‘Nothing succeeds like excess’. That seems to be the motto of London property developers at the moment. According to researchers LonRes, developers are currently building or planning the staggering total of 54000 new luxury homes in central London.
These will all be offered at prices of £1m ($1.5m) and higher, according to the Financial Times. Yet just 3900 homes were sold in this price bracket in central London in 2014. So who is going to buy the vast supply of new homes?
It certainly isn’t Londoners. I highlighted the record level of London house prices relative to average earnings last March. Then, first time buyers were paying 7.5x average earnings for an apartment, just topping the previous 2007 peak. And relative to median earnings, London property was also at a record 10x multiple.
Instead of being sold locally, of course, the hope is that these developments can be sold “off-plan” to panic-stricken buyers in Asia, the Middle East, Russia, Latin America and continental Europe. These have all heard that London is now a ‘global city’, and that it offers a safe home for their cash compared to their domestic market:
- A year later, prices have risen even higher as a result
- The first time buyer ratio is now an eye-popping 9x earnings across the whole of London, according to Nationwide
- And average London prices have risen 12% over the same period
- Yet government data shows the number of actual sales has fallen by over a third on a seasonally adjusted basis
One major concern is that nobody now remembers that London prices fell by a third in the 3 years between 1989-92, and by more than 40% in real terms (adjusted for inflation). Most younger and foreign buyers instead believe that “London prices can never fall”.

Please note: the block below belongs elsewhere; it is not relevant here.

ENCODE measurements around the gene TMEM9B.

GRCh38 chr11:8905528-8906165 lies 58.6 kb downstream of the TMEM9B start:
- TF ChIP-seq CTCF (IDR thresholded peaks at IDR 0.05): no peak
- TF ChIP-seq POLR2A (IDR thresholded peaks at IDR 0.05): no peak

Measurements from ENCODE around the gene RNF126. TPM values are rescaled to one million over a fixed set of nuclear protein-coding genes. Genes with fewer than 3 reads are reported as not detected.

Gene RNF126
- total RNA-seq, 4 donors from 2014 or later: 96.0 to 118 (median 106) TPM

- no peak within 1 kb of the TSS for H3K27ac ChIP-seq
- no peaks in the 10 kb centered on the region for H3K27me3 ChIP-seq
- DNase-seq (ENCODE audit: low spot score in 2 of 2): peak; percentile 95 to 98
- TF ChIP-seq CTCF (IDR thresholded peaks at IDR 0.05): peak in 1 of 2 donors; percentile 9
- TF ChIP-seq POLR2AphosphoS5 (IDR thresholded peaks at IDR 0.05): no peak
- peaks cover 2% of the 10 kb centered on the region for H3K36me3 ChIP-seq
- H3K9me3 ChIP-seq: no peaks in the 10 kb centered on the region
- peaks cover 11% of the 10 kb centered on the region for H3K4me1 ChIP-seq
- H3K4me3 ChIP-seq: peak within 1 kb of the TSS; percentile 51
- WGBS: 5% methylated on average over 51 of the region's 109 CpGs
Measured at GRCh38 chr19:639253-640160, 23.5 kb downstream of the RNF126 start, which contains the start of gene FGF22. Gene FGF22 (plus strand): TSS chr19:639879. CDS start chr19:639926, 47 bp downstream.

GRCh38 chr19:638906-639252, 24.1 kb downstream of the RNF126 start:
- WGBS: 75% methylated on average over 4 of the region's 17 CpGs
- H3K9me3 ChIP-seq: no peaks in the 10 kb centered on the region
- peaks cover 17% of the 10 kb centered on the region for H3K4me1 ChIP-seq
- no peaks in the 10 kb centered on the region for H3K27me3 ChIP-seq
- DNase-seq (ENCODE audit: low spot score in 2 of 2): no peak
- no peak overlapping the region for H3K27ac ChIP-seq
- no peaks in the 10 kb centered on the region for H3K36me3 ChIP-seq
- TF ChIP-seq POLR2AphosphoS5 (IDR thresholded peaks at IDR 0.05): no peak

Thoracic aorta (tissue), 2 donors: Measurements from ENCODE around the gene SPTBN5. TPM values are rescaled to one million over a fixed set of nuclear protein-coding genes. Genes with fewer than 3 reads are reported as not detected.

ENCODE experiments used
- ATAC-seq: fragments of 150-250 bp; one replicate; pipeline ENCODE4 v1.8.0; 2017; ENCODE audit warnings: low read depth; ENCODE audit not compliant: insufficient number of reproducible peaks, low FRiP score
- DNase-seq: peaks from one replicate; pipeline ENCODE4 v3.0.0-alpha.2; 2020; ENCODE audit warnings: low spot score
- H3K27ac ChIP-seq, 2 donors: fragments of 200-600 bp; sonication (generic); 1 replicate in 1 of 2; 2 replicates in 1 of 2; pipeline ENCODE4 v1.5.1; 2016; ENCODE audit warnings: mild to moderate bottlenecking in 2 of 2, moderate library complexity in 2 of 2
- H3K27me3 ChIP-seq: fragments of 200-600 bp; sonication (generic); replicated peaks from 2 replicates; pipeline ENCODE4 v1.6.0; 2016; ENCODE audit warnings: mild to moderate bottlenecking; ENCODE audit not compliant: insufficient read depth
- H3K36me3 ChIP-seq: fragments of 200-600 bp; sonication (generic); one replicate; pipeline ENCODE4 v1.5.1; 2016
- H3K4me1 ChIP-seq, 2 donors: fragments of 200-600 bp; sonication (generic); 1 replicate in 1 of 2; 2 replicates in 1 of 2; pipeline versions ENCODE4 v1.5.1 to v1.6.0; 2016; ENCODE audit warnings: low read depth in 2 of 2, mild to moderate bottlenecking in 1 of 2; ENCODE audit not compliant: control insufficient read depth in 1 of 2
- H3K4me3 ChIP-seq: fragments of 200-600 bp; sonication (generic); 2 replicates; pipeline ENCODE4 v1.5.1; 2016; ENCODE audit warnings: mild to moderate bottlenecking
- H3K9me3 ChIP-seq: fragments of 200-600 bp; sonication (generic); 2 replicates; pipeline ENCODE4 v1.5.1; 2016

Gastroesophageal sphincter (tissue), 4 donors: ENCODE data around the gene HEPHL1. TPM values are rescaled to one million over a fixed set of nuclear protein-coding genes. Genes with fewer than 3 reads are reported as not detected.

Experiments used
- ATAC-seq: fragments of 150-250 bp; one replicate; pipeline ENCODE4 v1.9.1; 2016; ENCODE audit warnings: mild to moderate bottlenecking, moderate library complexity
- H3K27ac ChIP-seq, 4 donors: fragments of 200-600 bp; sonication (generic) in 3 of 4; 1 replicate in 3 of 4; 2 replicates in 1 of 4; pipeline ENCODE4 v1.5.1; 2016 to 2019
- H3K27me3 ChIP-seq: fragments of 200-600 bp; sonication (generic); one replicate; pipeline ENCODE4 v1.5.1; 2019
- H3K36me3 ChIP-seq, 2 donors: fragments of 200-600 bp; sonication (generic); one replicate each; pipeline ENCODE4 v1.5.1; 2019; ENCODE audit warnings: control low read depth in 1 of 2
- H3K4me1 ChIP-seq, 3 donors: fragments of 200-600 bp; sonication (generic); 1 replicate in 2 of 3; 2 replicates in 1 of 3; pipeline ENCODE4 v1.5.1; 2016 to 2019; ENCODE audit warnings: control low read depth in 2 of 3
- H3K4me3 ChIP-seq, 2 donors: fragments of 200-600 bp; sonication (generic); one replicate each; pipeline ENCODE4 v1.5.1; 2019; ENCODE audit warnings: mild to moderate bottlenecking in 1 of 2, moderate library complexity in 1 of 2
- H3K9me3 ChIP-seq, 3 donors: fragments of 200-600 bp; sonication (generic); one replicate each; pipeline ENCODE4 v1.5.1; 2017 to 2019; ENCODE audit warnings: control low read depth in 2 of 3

But the problem, as Minsky would have reminded them, is that someone has to be able to repay the capital cost at some point. And if the capital can’t be repaid, as is clearly the case in London today, the buyers will simply default.
The question is only one of timing. Last year, I thought the bubble seemed capable of continuing to expand. But today, with prices now so much higher, I fear the end is not too far away.
The combination of higher prices, falling sales, and increased supply usually means a market is close to collapse. Plus, there is a real sign of desperation creeping into the estate agents’ literature.
Vauxhall is home to my beloved Surrey County Cricket Club. And I can understand an agent describing it as “up-and-coming” – clearly this could be true of almost any area.
But those responsible for selling the St George’s Wharf development have taken hyperbole to a new level in describing it as “prime central London“. This is the first time I have ever heard somewhere on the wrong side of the River Thames being described this way.
Anyone thinking of paying £2m – £4m for its 2-bedroomed apartments might first want to check its location on a map.
Maybe there are 54000 millionaires, or people who can borrow millions, already rushing to buy these new properties. But more likely, growing awareness of this excess supply will prove the factor that brings the market back to its senses.